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NSW Nov Branch Meeting by Dr Stephen Woodcock, Just not cricket: How did sports science get stuck in the statistical outfield?

  • 25 Nov 2020
  • 6:00 PM - 7:00 PM (UTC+11:00)
  • Zoom

The last monthly seminar we have this year is scheduled on Wed, 25th November, and we are very happy to have Dr. Stephen Woodcock from UTS to shared with us about his statistical research in sports science area.

Please note for security reasons, you will need to register in advance for this meeting: https://uni-sydney.zoom.us/meeting/register/tZYoce-orjksGtOndjU-1wsUeQSMlMjTUbxP

After registering, you will receive a confirmation email containing information about joining the meeting.

Any questions, please feel free to contact: secretary.nswbranch@statsoc.org.au

Date: Wed, 25th November 2020

Time: From 6pm. Presentation on Zoom

Just not cricket: How did sports science get stuck in the statistical outfield?
 

Speaker

Dr Stephen Woodcock, University of Technology Sydney
 

Abstract:
Despite the vast commercial value and sizeable research interest in the field, studies in sports science lie largely outside the statistical mainstream. Few within the statistics community have collaborated with practitioners in sports science. Consequently, many of the commonly-used quantitative techniques within the discipline have been developed “in house” and are largely unknown by the wider field of academic statisticians. Indeed, many studies within sports science are expected by reviewers to use the common techniques of the field, often instead of more applicable or more suitable statistical methods. On the few occasions that some of the widely-applied concepts have drawn the attention of methodological statisticians, the result has been strong criticism of the field and a call for greater statistical understanding for sports practitioners.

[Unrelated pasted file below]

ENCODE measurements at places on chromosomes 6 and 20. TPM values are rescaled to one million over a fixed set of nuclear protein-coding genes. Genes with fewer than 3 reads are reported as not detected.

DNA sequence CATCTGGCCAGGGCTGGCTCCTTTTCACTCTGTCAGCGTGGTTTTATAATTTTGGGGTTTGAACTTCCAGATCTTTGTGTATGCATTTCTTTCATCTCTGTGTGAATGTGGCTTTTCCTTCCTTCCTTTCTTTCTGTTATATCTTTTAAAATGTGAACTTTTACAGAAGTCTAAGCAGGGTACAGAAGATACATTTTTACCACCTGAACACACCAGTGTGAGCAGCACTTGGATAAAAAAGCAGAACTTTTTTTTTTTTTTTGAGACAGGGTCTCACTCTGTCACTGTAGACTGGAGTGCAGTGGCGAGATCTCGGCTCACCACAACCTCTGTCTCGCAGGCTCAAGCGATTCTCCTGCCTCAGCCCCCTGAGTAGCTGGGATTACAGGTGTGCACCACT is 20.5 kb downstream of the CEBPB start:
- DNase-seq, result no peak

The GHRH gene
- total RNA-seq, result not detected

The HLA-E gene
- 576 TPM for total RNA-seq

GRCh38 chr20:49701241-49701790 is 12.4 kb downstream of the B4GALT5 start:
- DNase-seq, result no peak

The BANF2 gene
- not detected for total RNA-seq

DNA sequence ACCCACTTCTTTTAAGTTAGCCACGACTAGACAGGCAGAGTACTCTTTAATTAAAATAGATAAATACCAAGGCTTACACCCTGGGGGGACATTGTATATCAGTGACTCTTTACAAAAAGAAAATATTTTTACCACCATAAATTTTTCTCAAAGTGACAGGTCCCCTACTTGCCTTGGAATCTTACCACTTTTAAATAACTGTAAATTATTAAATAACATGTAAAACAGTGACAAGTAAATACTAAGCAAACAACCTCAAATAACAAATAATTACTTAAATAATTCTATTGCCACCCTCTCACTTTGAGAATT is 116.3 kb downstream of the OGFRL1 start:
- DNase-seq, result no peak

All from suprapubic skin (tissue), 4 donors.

Acknowledging some issues inherent to the field – small sample sizes, plus a willingness to accept findings with a weaker evidence base than in some other fields – this talk highlights some of the concepts and challenges unique to working with sports data and discusses some of their limitations as well as the criticisms levelled at them. This gulf between the statistical mainstream and practitioners in sports science represents an exciting opportunity for researchers in both fields; to improve statistical practice within the discipline as well as widen the application and impact of statistical theory.
 

Biography

Stephen Woodcock is Senior Lecturer at the University of Technology Sydney (UTS). He is an applied mathematician with main research interests in applied probability and mathematical biology. In addition to his primary affiliation in the Mathematical Sciences Discipline, he is also an associate member of UTS’s Climate Change Cluster (C3) and UTS’s Human Performance Research Centre (HPRC) at Moore Park. He has a strong record of engagement outside of the academic community and has been a frequent contributor of articles to The Conversation with almost 350,000 reads to date, and republication by the Sydney Morning Herald, Brisbane Times, SBS, ABC and IFL Science.

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